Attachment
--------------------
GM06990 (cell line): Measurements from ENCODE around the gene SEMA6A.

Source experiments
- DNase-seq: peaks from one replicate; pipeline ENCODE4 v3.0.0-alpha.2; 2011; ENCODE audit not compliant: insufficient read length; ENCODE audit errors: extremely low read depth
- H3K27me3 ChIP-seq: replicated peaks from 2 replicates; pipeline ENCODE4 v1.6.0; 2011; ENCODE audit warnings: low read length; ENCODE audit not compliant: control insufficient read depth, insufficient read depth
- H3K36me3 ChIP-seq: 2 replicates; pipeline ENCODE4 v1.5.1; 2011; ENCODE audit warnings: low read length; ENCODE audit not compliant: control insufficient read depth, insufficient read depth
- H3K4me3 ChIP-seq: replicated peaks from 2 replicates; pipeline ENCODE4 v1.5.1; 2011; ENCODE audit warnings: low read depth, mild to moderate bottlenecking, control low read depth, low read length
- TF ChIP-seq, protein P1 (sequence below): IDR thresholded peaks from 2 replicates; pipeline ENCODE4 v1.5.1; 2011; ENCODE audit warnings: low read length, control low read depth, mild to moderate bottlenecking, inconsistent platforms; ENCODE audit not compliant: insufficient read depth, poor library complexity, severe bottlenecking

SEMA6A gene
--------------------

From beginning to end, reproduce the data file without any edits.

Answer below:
GM06990 (cell line): Measurements from ENCODE around the gene SEMA6A.

Source experiments
- DNase-seq: peaks from one replicate; pipeline ENCODE4 v3.0.0-alpha.2; 2011; ENCODE audit not compliant: insufficient read length; ENCODE audit errors: extremely low read depth
- H3K27me3 ChIP-seq: replicated peaks from 2 replicates; pipeline ENCODE4 v1.6.0; 2011; ENCODE audit warnings: low read length; ENCODE audit not compliant: control insufficient read depth, insufficient read depth
- H3K36me3 ChIP-seq: 2 replicates; pipeline ENCODE4 v1.5.1; 2011; ENCODE audit warnings: low read length; ENCODE audit not compliant: control insufficient read depth, insufficient read depth
- H3K4me3 ChIP-seq: replicated peaks from 2 replicates; pipeline ENCODE4 v1.5.1; 2011; ENCODE audit warnings: low read depth, mild to moderate bottlenecking, control low read depth, low read length
- TF ChIP-seq, protein P1 (sequence below): IDR thresholded peaks from 2 replicates; pipeline ENCODE4 v1.5.1; 2011; ENCODE audit warnings: low read length, control low read depth, mild to moderate bottlenecking, inconsistent platforms; ENCODE audit not compliant: insufficient read depth, poor library complexity, severe bottlenecking

SEMA6A gene